The availability and consumption of sugar-sweetened beverages (SSBs) in secondary schools is associated with higher adolescentobesity rates in British Columbia (BC), Canada, according to a study published in the open access International Journal of Behavioral Nutrition and Physical Activity.
As with most developed countries, the percentage of Canadian youths aged 6-17 that were overweight or obese was 19.5% and 11.6%, respectively, recorded in 2010. Sugar (natural and added) accounts for 25% of total calorie intake in Canadian adolescents, with 36-44% of this coming from added sugars, predominantly from SSBs.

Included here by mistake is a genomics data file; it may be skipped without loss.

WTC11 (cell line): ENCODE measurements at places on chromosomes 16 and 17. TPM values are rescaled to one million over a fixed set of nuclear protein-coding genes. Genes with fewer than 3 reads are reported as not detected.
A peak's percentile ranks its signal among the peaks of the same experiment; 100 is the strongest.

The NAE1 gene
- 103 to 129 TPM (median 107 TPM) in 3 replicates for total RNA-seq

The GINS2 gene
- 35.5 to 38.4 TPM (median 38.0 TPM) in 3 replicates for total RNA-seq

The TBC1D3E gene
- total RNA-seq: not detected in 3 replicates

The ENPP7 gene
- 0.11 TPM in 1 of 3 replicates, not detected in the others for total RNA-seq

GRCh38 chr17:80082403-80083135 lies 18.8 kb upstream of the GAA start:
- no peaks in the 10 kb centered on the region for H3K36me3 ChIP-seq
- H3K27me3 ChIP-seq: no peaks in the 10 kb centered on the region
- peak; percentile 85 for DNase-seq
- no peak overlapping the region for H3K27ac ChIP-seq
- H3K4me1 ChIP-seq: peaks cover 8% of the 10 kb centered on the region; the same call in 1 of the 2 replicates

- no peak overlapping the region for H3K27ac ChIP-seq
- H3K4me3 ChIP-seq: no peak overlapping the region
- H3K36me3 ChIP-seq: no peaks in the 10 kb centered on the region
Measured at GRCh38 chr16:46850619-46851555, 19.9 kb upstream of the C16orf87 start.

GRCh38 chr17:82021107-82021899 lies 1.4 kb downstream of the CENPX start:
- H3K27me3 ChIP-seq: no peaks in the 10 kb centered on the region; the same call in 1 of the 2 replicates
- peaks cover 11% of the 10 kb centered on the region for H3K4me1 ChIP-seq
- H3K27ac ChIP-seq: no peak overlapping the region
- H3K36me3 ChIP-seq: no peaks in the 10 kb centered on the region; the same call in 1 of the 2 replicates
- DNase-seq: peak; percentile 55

Children consume around 35-47% of their dietary intake in the school environment. Previous studies have found that the availability of particular foods or beverages at school is associated with their increased consumption. Researchers from University of British Columbia and the Child Family Research Institute in BC investigated the school food environment and the association of availability and consumption of SSBs with students’ BMIfrom grades 7 to 12 (ages 12 to 18).